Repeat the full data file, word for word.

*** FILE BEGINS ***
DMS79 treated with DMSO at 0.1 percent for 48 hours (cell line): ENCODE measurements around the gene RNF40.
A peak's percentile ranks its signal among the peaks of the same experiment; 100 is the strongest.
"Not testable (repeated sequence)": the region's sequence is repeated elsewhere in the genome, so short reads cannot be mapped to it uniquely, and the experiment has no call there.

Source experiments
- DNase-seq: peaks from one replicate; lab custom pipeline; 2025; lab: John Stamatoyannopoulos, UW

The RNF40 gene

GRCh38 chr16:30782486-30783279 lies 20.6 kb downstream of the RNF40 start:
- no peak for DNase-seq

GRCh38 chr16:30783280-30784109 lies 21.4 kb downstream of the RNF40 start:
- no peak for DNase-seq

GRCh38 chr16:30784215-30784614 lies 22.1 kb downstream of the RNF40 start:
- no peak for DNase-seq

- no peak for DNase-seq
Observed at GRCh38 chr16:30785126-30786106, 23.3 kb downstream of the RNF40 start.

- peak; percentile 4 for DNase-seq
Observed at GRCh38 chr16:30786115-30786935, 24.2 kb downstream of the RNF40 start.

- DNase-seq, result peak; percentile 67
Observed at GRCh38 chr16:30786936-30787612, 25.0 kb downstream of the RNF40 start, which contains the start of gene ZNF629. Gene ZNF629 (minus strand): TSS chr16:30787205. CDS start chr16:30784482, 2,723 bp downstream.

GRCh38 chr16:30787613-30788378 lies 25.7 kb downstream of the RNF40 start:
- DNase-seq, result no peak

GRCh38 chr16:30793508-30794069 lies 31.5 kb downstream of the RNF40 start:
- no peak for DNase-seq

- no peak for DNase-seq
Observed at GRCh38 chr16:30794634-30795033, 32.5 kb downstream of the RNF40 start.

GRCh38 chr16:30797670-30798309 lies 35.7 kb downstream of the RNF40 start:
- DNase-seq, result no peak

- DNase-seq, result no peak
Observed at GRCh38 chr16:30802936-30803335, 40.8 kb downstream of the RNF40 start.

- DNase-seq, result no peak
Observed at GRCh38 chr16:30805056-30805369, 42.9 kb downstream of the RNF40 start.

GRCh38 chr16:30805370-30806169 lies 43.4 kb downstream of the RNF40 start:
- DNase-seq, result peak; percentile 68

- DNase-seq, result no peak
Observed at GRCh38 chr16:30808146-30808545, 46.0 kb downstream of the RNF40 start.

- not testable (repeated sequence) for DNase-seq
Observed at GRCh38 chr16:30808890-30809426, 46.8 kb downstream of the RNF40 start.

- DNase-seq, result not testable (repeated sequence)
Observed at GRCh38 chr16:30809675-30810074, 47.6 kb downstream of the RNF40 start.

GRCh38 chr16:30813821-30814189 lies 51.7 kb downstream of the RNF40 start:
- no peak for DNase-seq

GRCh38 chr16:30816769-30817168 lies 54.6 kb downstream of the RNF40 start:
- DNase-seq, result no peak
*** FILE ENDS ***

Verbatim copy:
DMS79 treated with DMSO at 0.1 percent for 48 hours (cell line): ENCODE measurements around the gene RNF40.
A peak's percentile ranks its signal among the peaks of the same experiment; 100 is the strongest.
"Not testable (repeated sequence)": the region's sequence is repeated elsewhere in the genome, so short reads cannot be mapped to it uniquely, and the experiment has no call there.

Source experiments
- DNase-seq: peaks from one replicate; lab custom pipeline; 2025; lab: John Stamatoyannopoulos, UW

The RNF40 gene

GRCh38 chr16:30782486-30783279 lies 20.6 kb downstream of the RNF40 start:
- no peak for DNase-seq

GRCh38 chr16:30783280-30784109 lies 21.4 kb downstream of the RNF40 start:
- no peak for DNase-seq

GRCh38 chr16:30784215-30784614 lies 22.1 kb downstream of the RNF40 start:
- no peak for DNase-seq

- no peak for DNase-seq
Observed at GRCh38 chr16:30785126-30786106, 23.3 kb downstream of the RNF40 start.

- peak; percentile 4 for DNase-seq
Observed at GRCh38 chr16:30786115-30786935, 24.2 kb downstream of the RNF40 start.

- DNase-seq, result peak; percentile 67
Observed at GRCh38 chr16:30786936-30787612, 25.0 kb downstream of the RNF40 start, which contains the start of gene ZNF629. Gene ZNF629 (minus strand): TSS chr16:30787205. CDS start chr16:30784482, 2,723 bp downstream.

GRCh38 chr16:30787613-30788378 lies 25.7 kb downstream of the RNF40 start:
- DNase-seq, result no peak

GRCh38 chr16:30793508-30794069 lies 31.5 kb downstream of the RNF40 start:
- no peak for DNase-seq

- no peak for DNase-seq
Observed at GRCh38 chr16:30794634-30795033, 32.5 kb downstream of the RNF40 start.

GRCh38 chr16:30797670-30798309 lies 35.7 kb downstream of the RNF40 start:
- DNase-seq, result no peak

- DNase-seq, result no peak
Observed at GRCh38 chr16:30802936-30803335, 40.8 kb downstream of the RNF40 start.

- DNase-seq, result no peak
Observed at GRCh38 chr16:30805056-30805369, 42.9 kb downstream of the RNF40 start.

GRCh38 chr16:30805370-30806169 lies 43.4 kb downstream of the RNF40 start:
- DNase-seq, result peak; percentile 68

- DNase-seq, result no peak
Observed at GRCh38 chr16:30808146-30808545, 46.0 kb downstream of the RNF40 start.

- not testable (repeated sequence) for DNase-seq
Observed at GRCh38 chr16:30808890-30809426, 46.8 kb downstream of the RNF40 start.

- DNase-seq, result not testable (repeated sequence)
Observed at GRCh38 chr16:30809675-30810074, 47.6 kb downstream of the RNF40 start.

GRCh38 chr16:30813821-30814189 lies 51.7 kb downstream of the RNF40 start:
- no peak for DNase-seq

GRCh38 chr16:30816769-30817168 lies 54.6 kb downstream of the RNF40 start:
- DNase-seq, result no peak